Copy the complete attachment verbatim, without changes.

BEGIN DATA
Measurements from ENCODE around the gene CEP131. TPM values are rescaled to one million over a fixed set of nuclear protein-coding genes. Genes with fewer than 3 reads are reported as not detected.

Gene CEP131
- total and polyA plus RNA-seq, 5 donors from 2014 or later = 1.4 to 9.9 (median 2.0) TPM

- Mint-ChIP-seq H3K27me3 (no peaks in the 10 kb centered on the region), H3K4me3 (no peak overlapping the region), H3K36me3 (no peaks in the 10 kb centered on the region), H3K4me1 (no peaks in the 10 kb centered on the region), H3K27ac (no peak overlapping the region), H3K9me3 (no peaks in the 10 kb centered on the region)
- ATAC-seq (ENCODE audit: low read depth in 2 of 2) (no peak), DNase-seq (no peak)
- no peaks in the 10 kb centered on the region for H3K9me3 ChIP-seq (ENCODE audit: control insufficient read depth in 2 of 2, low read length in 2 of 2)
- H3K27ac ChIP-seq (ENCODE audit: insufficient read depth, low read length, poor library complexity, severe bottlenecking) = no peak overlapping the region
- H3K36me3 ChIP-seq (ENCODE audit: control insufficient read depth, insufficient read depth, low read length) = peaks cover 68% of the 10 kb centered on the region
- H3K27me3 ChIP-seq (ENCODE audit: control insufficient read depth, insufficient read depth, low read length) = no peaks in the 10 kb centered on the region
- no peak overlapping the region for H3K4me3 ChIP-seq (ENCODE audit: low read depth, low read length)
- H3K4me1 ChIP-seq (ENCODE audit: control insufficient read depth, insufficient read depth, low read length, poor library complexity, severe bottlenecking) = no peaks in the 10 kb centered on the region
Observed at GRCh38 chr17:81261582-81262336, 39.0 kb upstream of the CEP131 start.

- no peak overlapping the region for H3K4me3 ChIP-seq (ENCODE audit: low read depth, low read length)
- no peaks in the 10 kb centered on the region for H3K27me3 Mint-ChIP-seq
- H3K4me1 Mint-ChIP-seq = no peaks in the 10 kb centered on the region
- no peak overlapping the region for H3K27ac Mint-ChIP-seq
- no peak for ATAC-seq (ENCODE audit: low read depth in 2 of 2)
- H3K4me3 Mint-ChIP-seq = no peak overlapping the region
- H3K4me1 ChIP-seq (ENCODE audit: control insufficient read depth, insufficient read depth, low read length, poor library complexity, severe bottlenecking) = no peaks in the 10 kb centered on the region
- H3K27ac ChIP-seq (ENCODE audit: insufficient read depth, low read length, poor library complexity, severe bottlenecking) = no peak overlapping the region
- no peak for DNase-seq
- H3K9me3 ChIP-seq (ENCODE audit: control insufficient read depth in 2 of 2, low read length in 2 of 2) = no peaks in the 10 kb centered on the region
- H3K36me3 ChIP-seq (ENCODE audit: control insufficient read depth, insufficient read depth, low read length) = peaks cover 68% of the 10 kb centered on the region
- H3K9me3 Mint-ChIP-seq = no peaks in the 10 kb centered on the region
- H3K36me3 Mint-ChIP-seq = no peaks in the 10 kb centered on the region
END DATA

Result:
Measurements from ENCODE around the gene CEP131. TPM values are rescaled to one million over a fixed set of nuclear protein-coding genes. Genes with fewer than 3 reads are reported as not detected.

Gene CEP131
- total and polyA plus RNA-seq, 5 donors from 2014 or later = 1.4 to 9.9 (median 2.0) TPM

- Mint-ChIP-seq H3K27me3 (no peaks in the 10 kb centered on the region), H3K4me3 (no peak overlapping the region), H3K36me3 (no peaks in the 10 kb centered on the region), H3K4me1 (no peaks in the 10 kb centered on the region), H3K27ac (no peak overlapping the region), H3K9me3 (no peaks in the 10 kb centered on the region)
- ATAC-seq (ENCODE audit: low read depth in 2 of 2) (no peak), DNase-seq (no peak)
- no peaks in the 10 kb centered on the region for H3K9me3 ChIP-seq (ENCODE audit: control insufficient read depth in 2 of 2, low read length in 2 of 2)
- H3K27ac ChIP-seq (ENCODE audit: insufficient read depth, low read length, poor library complexity, severe bottlenecking) = no peak overlapping the region
- H3K36me3 ChIP-seq (ENCODE audit: control insufficient read depth, insufficient read depth, low read length) = peaks cover 68% of the 10 kb centered on the region
- H3K27me3 ChIP-seq (ENCODE audit: control insufficient read depth, insufficient read depth, low read length) = no peaks in the 10 kb centered on the region
- no peak overlapping the region for H3K4me3 ChIP-seq (ENCODE audit: low read depth, low read length)
- H3K4me1 ChIP-seq (ENCODE audit: control insufficient read depth, insufficient read depth, low read length, poor library complexity, severe bottlenecking) = no peaks in the 10 kb centered on the region
Observed at GRCh38 chr17:81261582-81262336, 39.0 kb upstream of the CEP131 start.

- no peak overlapping the region for H3K4me3 ChIP-seq (ENCODE audit: low read depth, low read length)
- no peaks in the 10 kb centered on the region for H3K27me3 Mint-ChIP-seq
- H3K4me1 Mint-ChIP-seq = no peaks in the 10 kb centered on the region
- no peak overlapping the region for H3K27ac Mint-ChIP-seq
- no peak for ATAC-seq (ENCODE audit: low read depth in 2 of 2)
- H3K4me3 Mint-ChIP-seq = no peak overlapping the region
- H3K4me1 ChIP-seq (ENCODE audit: control insufficient read depth, insufficient read depth, low read length, poor library complexity, severe bottlenecking) = no peaks in the 10 kb centered on the region
- H3K27ac ChIP-seq (ENCODE audit: insufficient read depth, low read length, poor library complexity, severe bottlenecking) = no peak overlapping the region
- no peak for DNase-seq
- H3K9me3 ChIP-seq (ENCODE audit: control insufficient read depth in 2 of 2, low read length in 2 of 2) = no peaks in the 10 kb centered on the region
- H3K36me3 ChIP-seq (ENCODE audit: control insufficient read depth, insufficient read depth, low read length) = peaks cover 68% of the 10 kb centered on the region
- H3K9me3 Mint-ChIP-seq = no peaks in the 10 kb centered on the region
- H3K36me3 Mint-ChIP-seq = no peaks in the 10 kb centered on the region